December 04, 2007
By the thinnest of margins--51 to 49--this Sunday, Venezuelan voters defeated a referendum that would have drastically increased President Hugo Chávez’s already tremendous powers. The 69 proposed amendments would have further consolidated Chavez’s gradual but unyielding effort to seize control of just about every level of political and economic life in Venezuela. Among other things, the amendments would have granted Chávez control over the central bank, allowed the government to detain citizens without charges during states of emergency, and opened the way for Chávez’s unlimited reelection.
Where Are the Anti-Fascists?
The memory of the crimes of the Nazi era and the determination to oppose anti-Semitism in all its forms have been constitutive and distinctive features of German democracy since 1949, when it was articulated by the founding generation of political leaders of West Germany's Federal Republic. Judging by the memorials, commemorative days, books, and films about Nazism and the Holocaust, this tradition of remembering the murdered Jews of Europe remains firmly embedded in the political culture of contemporary German public life.
From Nixon To Hillary
A reminder that this isn't the first campaign debate over how much "experience" a secondary player acquired in the White House. And needless to say, it was the "inexperienced" upstart who won this battle. --Michael Crowley
December 03, 2007
We're living in a slow-motion constitutional crisis. The key questions of whether the president can torture people, declare a U.S. citizen an enemy combatant and remove him from the ordinary court system, or reinterpret law at the time of signing legislation (to name just three) were barely on the radar before six years ago. Voters fond of the Constitution’s limits on executive power and guarantees of civil liberties, then, need to take care in choosing the next president.
NASHUA, N.H. -- In the back of a crowded room at Daniel Webster College here, Joe Trippi, John Edwards' campaign manager, watches closely as his candidate delivers a series of passionately populist orations, summed up by his declaration that "the few are controlling this democracy for the many." Next to Trippi, his colleague Glen Pearcy tends a camera recording every word that the tie-less, bluejeans-clad Edwards speaks for possible use in future television commercials.
December 01, 2007
Our November 19 issue took a comprehensive look at the devastating health care crisis in this country. If we were a local-news show, we’d advertise it like this: THE FIVE ARTICLES YOU MUST READ BEFORE YOUR NEXT TRIP TO THE DOCTOR! But we’re a magazine, dammit, and not a local news show. We’re not doctors either, but we still prescribe reading the stories below, and calling us in the morning.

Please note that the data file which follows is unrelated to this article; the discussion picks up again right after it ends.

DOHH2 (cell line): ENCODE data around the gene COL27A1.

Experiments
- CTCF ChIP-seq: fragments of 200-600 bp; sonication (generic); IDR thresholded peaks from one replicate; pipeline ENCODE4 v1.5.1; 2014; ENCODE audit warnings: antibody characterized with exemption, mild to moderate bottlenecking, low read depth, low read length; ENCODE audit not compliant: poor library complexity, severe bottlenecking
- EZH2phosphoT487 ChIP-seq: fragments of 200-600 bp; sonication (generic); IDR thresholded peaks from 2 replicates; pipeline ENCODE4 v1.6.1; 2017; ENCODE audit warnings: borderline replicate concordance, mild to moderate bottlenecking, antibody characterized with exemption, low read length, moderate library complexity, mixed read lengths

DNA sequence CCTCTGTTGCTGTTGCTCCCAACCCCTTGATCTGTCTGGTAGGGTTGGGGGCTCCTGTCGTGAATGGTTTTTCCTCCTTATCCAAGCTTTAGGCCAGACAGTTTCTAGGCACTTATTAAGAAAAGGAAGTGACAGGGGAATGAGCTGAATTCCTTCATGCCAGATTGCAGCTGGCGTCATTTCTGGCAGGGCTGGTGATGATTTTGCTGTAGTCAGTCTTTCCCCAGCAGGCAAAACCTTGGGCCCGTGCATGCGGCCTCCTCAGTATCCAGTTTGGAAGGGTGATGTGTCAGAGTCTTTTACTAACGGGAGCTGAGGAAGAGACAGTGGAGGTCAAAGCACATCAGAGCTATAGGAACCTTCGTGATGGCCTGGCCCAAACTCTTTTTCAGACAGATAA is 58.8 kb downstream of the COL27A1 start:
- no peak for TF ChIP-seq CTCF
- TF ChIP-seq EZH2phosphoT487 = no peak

Has Fred Thompson Been Reading Tnr?
In defending Fred Thompson against the charge of laziness recently, I suggested that there's something absurd about relentlessly high-energy workaholics like Mitt Romney. And I recommended that Thompson note how people also called Ronald Reagan lazy--something that obviously didn't bother Republicans in the end. And lo, we get this from today's NYT story on Thompson's low-energy campaign: “Republican voters are going to decide if they want the Energizer Bunny or Richard Simmons, or a consistent conservative,” Mr. Lacy [Thompson's campaign manager] said....
November 30, 2007
“No, I Hate Immigrants More”
WASHINGTON--Mitt Romney and Rudy Giuliani did a fine job of achieving their objectives in Wednesday's Republican presidential debate: Each thoroughly discredited the other. They also disgraced themselves as they pandered relentlessly to the growing anti-immigrant feeling in their party. Mike Huckabee and John McCain were the only candidates willing to suggest what now seems unmentionable: Immigrants, even those here illegally, are human beings and shouldn't be used as political playthings. At least Tom Tancredo, the Colorado congressman whose railing against immigration has becom
What's Your Problem?
What's the problem with all these debates? PETER BEINART is editor-at-large at The New Republic, a senior fellow at the Council on Foreign Relations, and the author of The Good Fight (HarperCollins). JONAH GOLDBERG is editor-at-large of National Review Online and a contributing editor to National Review. By Peter Beinart & Jonah Goldberg
Even with Barack Obama looking more and more competitive in the fast-approaching Iowa caucuses, Hillary Clinton remains the prohibitive favorite to win the 2008 Democratic nomination.